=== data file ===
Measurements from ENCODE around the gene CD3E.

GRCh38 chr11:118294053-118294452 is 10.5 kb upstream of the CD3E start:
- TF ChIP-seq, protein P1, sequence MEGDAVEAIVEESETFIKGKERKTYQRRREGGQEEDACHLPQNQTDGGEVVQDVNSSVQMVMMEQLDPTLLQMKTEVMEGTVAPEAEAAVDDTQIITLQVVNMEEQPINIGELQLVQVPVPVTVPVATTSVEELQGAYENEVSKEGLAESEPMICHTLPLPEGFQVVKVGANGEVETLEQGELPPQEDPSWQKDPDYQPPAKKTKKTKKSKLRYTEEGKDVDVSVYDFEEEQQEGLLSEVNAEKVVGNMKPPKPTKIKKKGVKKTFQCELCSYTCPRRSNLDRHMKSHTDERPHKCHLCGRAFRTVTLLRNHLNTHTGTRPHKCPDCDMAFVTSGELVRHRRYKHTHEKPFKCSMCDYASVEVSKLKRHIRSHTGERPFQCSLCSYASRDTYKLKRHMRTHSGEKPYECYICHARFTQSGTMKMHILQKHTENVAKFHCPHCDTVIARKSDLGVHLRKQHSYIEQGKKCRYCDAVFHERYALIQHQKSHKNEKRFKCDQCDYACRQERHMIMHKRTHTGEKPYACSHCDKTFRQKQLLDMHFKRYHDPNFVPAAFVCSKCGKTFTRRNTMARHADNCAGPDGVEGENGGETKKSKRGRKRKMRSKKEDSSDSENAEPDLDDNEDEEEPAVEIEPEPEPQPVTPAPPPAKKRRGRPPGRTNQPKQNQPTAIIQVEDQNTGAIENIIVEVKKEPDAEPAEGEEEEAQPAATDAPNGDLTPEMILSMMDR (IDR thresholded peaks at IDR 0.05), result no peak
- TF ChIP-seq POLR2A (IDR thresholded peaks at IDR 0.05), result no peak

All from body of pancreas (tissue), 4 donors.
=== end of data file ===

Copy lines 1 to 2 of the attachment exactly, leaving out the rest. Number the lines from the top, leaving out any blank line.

Measurements from ENCODE around the gene CD3E.

GRCh38 chr11:118294053-118294452 is 10.5 kb upstream of the CD3E start: